A popular hidden corner in downtown Red Deer where drug users get high and leave their needles and garbage behind (Photo by Jeff Stokoe/Advocate staff)

City calls on province to pick up syringe debris costs

Red Deer city council

Red Deer city council says it’s time the province paid the cost of picking up syringe debris in the city.

A report to council said a shift in the past few years from stimulant usage to increased opiate usage, including fentanyl, likely resulted in increased needle use.

The city’s Public Works and Emergency Services departments expect to spend $33,000 annually on pickups. Public Works staff collected 7,323 needles between January and October 2016.

Parks department is responsible for the most needle pick-up and spent over $78,000 camp cleanup costs in 2016.

Red Deer Downtown Business Association’s Clean Team, which is also city funded, has increased its cleanup efforts and expects to spend $9,000 annually.

Community agency Turning Point gave out 422,675 needles in 2014-15 throughout Central Alberta as part of its harm reduction program that is funded by Alberta Health. That number increased to 529,863 in 2015-16.

Turning Point also collects needle debris. Some may be disposed of in other ways like at pharmacies, but typically about one third does not return to Turning Point.

On Monday, council unanimously recommended that Alberta Health should assume responsibility for needle cleanup by working with the city to either fund the current city program or contract an agency to deliver 24-hour pickup service. In the meantime, the city should promote its 24-hour call line for needle pickup — 403-342-8238 — as well as 211 which can be easily remembered and provides multi-lingual service.

“What has become very apparent is the fact that there are unintended consequences because the provincial government does not have a methodical plan for the return of those needles and that has potentially direct health and safety impacts for our general public,” Mayor Tara Veer said on Monday.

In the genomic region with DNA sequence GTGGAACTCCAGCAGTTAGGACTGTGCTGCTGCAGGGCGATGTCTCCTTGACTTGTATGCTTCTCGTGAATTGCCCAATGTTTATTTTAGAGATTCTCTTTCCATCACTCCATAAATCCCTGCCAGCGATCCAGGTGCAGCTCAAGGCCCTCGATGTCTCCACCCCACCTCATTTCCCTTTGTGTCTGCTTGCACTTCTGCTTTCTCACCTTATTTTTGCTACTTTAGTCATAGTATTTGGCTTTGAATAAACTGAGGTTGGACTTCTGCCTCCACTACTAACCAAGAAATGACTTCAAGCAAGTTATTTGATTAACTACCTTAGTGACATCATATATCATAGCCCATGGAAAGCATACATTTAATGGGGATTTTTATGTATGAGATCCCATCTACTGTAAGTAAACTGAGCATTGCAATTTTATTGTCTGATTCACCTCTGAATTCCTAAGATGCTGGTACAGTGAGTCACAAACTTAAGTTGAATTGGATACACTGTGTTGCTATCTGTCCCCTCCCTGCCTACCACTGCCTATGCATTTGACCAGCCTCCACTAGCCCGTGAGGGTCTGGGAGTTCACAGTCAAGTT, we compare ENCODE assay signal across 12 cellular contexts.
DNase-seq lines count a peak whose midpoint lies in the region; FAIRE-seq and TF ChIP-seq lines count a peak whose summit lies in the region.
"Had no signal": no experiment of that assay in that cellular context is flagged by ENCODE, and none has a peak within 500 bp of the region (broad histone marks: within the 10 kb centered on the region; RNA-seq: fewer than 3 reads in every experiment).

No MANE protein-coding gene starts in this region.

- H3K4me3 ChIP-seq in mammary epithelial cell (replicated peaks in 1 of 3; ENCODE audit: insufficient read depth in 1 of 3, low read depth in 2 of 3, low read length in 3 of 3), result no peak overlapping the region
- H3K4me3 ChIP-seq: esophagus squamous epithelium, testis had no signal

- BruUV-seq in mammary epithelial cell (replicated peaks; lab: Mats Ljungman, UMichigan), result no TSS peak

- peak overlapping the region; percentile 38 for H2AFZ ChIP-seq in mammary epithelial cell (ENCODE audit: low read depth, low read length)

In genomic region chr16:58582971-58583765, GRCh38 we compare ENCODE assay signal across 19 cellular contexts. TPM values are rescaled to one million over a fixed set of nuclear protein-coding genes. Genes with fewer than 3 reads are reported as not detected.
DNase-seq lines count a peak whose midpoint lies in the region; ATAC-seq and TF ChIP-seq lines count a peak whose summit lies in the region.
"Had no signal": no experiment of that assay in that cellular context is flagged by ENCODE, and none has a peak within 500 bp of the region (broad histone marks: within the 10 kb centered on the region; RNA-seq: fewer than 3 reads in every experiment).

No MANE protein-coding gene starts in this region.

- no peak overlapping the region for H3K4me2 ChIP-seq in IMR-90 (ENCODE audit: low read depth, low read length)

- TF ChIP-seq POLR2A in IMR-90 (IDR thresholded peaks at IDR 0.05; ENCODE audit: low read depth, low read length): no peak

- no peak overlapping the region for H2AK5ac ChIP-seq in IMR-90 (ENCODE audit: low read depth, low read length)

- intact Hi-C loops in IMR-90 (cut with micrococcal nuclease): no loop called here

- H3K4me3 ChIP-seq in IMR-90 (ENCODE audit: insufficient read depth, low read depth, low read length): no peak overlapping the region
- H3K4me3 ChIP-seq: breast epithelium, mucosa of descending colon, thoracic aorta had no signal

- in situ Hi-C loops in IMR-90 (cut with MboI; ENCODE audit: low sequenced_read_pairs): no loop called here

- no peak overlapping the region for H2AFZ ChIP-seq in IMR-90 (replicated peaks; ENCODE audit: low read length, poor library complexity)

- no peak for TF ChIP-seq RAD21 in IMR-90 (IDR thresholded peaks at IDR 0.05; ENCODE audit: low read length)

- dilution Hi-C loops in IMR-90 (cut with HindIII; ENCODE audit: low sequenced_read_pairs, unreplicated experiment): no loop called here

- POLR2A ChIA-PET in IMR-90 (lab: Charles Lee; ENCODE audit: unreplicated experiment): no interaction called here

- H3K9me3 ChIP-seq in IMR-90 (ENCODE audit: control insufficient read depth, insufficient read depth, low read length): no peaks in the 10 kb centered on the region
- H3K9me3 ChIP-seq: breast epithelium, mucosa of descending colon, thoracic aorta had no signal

“Our request tonight was to ask the provincial government, because it is a provincial program on the distribution, to accept responsibility and develop intentional, methodical means of ensuring the return of that needle debris to the provincial program.”

Coun. Ken Johnston said many people don’t realize that needle debris is an Alberta Health issue.

“Here we are, another downloaded issue at the feet of the city. It is time that our provincial partners recognize that,”

Johnston said.

szielinski@bprda.wpengine.com

Just Posted

WATCH: From humble beginnings Red Deer-based wrestling promotion is growing

It wasn’t that long ago that Dylon Featherstone and the Canadian Wrestling… Continue reading

Popular Red Deer store to apply for cannabis dealer licence

At least one Red Deer store hopes to sell cannabis out of… Continue reading

Effect of electronics on students to be discussed at Central Alberta Teachers’ Convention

Thousands of area instructors will gather on Feb. 22 and 23 at RDC

Latest Red Deer Hospital Lottery launched

Ticket purchases opened on Friday

WATCH: Day-long hockey game at St. Francis of Assisi Middle School in Red Deer

An all-day hockey game was held at St. Francis of Assisi Middle School Friday

How to keep local news visible in your Facebook feed

Facebook has changed the news feed to emphasize personal connections. You might see less news.

WATCH: Cat yoga — the purr-fect de-stresser, says Red Deer-area cafe owner

Felines and humans stretch together each month at Alley Cat Cafe

Effect of electronics on students to be discussed at Central Alberta Teachers’ Convention

Thousands of area instructors will gather on Feb. 22 and 23 at RDC

Judge critical of sentencing laws

Court of Queen’s Bench justice argues sentencing options for first-degree murder too limited

Liberals write off $200 million in student loans feds will never collect

The federal government is writing off more than $200 million in outstanding… Continue reading

Trudeau takes wing on trade mission to India, where Sikh politics loom

OTTAWA — Prime Minister Justin Trudeau is on his way to India,… Continue reading

Judge: Parole for triple-murderers based on many factors

Jason Klaus and Joshua Frank could have faced life in prison with no parole for 75 years for the Castor-area murders

Most Read


Five-day delivery plus unlimited digital access for $185 for 260 issues (must live in delivery area to qualify) Unlimited Digital Access 99 cents for the first four weeks and then only $15 per month Five-day delivery plus unlimited digital access for $15 a month